Street-wise Serbs brush off global economic crisis
While the full impact of the worldwide crisis has begun to bear down on Eastern Europe, Serbia is hoping its experiences during the war-torn 1990s will help it muscle through these tough times.Belgrade -- Despite warnings of a looming meltdown, people in Serbia are confident they can handle the global economic crisis with skills acquired during the sanctions and hyper-inflation of the war-torn 1990s.
The full impact of the worldwide crisis has begun to bear down on Eastern Europe, hit hard by a dramatic decline in fund flows that has the region's leaders warning of a new, protectionist "Iron Curtain."
But in Belgrade, trade is thriving once again at the sprawling Buvljak flea market, where the impact of the crisis has revived Serbs' memories of their struggle under the iron-fisted rule of late president Slobodan Milosevic.
"We will survive, as always. Some things will have to change, jobs will be lost, but it will never be as bad as it was during Milosevic's times," a stall operator, Momcilo Majstorovic, told potential customers.
Economic sanctions were imposed on rump Yugoslavia on and off throughout the 1990s, when it was a pariah state over the Milosevic regime's involvement in the wars of Bosnia, Croatia, Kosovo and Slovenia.
The UN-backed policy left supermarket shelves bare in both Serbia and Montenegro and spawned a huge underground market in which the smuggling of anything from cigarettes and petrol to nappies and toilet paper became the norm.
Most of the products brought in from neighbouring countries like Bulgaria, Greece, Hungary, Romania and Turkey ended up at Buvljak or other similar markets scattered across the former Yugoslavia.
Hyperinflation ensued, so bad that it reached proportions not seen since Germany in the aftermath of World War I and only repeated in present-day Zimbabwe.
"There is no crisis that could be worse than the one we had in 1993, when with my monthly salary as a clerk I could buy 10 eggs in the morning and only one in the evening," recalled Buvljak shopper Ruzica Despotovic.
While Belgrade now has a vast new chain of hypermarkets and such smuggling would now be hard to repeat, the experience of the 1990s stands Serbs in good stead for the current global economic crisis, observers say.
According to economists, almost 25 percent of Serbia's workforce operates in the grey economy, meaning they are not registered with state authorities and pay no taxes.
"Some 600,000 people work in the so-called grey zone. They have been doing so since the early 1990s. No wonder they believe the crisis from 1990s will not repeat," said Misa Brkic, economic editor of the influential Politika daily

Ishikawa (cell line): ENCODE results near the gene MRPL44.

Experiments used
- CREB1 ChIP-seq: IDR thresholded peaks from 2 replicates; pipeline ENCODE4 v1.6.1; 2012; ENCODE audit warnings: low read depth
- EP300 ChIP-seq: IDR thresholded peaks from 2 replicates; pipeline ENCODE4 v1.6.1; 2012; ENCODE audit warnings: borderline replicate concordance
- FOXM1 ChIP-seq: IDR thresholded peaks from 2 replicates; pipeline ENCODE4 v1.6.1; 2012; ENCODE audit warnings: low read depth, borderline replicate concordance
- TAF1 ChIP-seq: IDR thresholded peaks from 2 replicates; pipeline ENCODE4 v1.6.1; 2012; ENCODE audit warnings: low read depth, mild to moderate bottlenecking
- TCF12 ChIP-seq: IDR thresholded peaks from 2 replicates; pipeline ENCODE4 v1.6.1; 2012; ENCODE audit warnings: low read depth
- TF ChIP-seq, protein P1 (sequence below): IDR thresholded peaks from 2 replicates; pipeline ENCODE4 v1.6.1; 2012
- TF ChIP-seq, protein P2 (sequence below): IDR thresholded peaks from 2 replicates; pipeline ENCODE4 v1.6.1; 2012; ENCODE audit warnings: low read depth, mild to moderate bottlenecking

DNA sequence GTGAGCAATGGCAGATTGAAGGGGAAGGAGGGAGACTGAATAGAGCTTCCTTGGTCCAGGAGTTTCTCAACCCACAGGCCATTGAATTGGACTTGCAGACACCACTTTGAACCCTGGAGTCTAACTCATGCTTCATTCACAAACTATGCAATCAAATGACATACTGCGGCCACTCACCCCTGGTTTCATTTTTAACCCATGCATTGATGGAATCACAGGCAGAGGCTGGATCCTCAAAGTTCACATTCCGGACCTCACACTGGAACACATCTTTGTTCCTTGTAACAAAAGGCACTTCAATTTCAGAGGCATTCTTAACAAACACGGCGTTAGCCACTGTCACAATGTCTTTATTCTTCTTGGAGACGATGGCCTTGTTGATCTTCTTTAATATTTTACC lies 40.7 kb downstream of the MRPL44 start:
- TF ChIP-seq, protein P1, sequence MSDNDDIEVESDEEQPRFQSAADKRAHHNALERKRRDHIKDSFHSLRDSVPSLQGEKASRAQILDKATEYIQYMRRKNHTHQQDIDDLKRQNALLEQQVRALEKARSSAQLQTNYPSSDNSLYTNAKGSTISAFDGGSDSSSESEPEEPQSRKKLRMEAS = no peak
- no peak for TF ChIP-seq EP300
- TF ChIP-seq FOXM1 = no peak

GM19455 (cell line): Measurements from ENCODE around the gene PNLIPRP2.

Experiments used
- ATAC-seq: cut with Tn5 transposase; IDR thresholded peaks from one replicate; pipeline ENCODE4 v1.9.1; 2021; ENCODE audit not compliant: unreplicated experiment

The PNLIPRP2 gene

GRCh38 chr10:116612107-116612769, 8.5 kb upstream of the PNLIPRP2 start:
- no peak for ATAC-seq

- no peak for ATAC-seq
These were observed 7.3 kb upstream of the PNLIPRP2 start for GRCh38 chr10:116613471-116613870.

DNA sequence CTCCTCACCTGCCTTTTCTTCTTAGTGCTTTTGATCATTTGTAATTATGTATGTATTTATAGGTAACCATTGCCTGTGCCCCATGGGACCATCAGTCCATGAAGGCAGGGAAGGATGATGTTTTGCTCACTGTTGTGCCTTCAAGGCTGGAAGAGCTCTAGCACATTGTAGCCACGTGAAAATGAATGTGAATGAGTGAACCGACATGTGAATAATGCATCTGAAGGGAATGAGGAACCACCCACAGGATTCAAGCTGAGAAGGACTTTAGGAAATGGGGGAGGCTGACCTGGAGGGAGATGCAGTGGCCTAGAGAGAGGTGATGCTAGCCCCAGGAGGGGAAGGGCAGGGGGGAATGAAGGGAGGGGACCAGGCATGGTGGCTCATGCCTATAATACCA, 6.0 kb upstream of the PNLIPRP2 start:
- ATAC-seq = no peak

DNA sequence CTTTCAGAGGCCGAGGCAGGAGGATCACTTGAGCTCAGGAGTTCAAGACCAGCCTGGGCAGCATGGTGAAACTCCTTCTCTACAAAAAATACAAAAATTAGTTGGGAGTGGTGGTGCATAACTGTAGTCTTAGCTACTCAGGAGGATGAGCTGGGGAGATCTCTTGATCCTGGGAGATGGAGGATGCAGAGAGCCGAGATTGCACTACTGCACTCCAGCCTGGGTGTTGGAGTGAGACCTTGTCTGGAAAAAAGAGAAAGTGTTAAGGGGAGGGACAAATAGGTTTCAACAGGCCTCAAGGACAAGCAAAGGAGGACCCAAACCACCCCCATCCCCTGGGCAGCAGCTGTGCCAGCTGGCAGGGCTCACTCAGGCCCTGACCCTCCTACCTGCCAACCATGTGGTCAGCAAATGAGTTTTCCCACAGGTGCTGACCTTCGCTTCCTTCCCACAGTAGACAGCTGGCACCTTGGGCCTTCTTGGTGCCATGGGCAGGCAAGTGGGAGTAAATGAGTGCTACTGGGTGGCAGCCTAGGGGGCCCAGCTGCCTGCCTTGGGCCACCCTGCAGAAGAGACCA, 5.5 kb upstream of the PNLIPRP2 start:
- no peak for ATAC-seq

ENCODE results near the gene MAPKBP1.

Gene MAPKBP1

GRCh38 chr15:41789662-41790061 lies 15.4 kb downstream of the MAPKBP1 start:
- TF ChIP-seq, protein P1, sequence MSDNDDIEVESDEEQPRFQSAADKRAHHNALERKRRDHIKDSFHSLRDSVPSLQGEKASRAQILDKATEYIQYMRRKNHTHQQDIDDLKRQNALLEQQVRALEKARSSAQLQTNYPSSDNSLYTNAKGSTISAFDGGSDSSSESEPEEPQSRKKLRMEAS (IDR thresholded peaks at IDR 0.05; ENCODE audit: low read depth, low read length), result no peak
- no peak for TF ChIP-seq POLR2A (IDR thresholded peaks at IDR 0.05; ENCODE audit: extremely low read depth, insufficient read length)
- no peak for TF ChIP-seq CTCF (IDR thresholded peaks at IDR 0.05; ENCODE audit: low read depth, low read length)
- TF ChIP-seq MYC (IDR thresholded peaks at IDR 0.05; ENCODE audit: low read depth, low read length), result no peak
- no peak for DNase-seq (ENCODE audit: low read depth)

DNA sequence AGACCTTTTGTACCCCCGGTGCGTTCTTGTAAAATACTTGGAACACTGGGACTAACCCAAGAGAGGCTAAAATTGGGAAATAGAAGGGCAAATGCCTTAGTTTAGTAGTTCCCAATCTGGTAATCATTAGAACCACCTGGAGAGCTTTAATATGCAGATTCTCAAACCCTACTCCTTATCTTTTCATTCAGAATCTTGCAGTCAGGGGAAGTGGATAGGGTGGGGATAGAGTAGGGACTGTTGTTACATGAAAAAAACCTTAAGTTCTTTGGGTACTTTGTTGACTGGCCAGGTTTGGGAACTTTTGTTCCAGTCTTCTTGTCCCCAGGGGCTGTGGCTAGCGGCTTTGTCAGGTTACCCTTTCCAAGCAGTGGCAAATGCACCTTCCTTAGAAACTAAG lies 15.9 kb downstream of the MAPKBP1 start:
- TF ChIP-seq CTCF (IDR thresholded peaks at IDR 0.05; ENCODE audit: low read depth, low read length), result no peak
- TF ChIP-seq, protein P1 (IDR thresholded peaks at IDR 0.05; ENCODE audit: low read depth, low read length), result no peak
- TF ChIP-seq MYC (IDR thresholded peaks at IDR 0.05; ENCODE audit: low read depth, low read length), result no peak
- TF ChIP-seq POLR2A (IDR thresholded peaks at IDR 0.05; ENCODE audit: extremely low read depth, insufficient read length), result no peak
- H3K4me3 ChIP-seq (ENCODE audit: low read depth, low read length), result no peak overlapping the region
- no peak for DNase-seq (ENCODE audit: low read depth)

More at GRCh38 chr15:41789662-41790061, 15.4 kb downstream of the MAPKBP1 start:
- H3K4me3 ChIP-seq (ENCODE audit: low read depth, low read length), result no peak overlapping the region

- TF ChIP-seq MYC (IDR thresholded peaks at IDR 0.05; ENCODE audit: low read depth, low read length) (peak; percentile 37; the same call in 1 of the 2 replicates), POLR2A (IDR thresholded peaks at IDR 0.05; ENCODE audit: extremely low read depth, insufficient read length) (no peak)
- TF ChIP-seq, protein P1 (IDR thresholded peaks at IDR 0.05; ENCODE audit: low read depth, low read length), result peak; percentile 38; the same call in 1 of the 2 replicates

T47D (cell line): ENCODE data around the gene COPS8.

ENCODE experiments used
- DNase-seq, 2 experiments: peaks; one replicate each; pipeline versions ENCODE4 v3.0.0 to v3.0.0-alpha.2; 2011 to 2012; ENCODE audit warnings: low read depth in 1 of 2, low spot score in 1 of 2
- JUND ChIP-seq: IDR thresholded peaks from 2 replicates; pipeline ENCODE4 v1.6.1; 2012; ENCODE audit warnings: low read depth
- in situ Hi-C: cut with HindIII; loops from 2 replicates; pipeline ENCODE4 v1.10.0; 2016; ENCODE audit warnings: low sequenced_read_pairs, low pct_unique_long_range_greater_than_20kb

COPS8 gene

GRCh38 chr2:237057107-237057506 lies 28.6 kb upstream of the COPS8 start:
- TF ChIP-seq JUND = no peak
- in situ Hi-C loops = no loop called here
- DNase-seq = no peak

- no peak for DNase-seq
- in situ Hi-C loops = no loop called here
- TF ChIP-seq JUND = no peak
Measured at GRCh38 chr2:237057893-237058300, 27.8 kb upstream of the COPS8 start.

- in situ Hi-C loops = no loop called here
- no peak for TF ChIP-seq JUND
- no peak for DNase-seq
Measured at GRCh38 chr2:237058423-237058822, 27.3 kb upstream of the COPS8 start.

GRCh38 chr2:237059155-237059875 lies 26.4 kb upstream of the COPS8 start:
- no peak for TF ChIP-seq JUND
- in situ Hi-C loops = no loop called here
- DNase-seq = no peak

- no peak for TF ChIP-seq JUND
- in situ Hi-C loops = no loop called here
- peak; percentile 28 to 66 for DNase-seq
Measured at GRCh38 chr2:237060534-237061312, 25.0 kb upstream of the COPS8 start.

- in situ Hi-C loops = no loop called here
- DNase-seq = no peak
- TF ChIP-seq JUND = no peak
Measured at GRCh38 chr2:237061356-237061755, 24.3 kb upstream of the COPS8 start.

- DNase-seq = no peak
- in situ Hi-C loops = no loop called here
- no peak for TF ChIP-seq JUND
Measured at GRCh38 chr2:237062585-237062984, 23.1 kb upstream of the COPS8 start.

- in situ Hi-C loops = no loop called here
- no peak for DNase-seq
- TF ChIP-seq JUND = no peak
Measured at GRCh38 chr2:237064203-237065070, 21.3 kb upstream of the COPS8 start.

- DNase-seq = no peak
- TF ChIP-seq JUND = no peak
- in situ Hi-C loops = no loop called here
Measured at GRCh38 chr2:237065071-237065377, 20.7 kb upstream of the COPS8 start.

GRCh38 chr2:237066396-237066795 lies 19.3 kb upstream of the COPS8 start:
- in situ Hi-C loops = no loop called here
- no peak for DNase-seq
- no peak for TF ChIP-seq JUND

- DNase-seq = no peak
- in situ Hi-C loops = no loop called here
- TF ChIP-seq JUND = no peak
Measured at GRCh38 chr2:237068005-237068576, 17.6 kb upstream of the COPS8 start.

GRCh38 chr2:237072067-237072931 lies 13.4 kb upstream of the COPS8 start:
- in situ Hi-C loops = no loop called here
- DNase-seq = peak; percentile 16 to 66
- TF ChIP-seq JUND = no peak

"I've heard that in Croatia people are increasingly purchasing flour and oil due to fear from the crisis. Serbs don't feel that way, meaning it will not be so bad as it was in 1990s," Brkic told AFP.
Psychologist Jelena Vulic said it was normal for people to revive gloomy memories from the crises of the past when faced with similar problems, but warned there was too much optimism.
"Turning a blind eye to problems does not bring a solution," Vulic said.
"It's a good thing that we have this experience to learn from, but we must be prepared to act accordingly to new circumstances: the crisis has hit all countries in the world, this time, it is not only us, it is not because of our regime or its politics," she said.
Brkic also warned that the circumstances were completely different compared with the sanctions-hit Serbia of the 1990s, with falling remittances from migrant worker relatives in the West.
"One of the main reasons that made it easier for Serbs to survive 1990s was money sent by wealthy relatives from Europe, but now those relatives are in crisis too," Brkic said.
In addition, "the country could be hit by a wave of people who have lost their jobs abroad and are coming back home," he warned.
But prepared for crisis or not, thousands descended on Belgrade's tourism fair last month, pre-booking holidays for summer, even as snow was still melting on the streets of the city.
The Montesol travel agency said that it had already sold out 70 percent of its Aegean Sea tour packages for the first phase of the upcoming holiday season.
"Most of these arrangements have also been paid in advance, which is very useful both for clients and us," said one Montesol agent.
Such a spendthrift mentality was highlighted recently when all 3,000 cars offered to citizens by a new Serbian company owned by Italian automaker Fiat were sold out in advance.
"Those cars were not bought by wealthy Serbs, but those who are poor. They are ready to pay 6,000 euros at this time. Who needs a new car now? Who takes out a loan while fearing for their job?" asked Brkic.
Serbs "certainly believe that the crisis is not going to last for a long time. I think the authorities encouraged them to think so" by initially underestimating impact of the crisis, he said.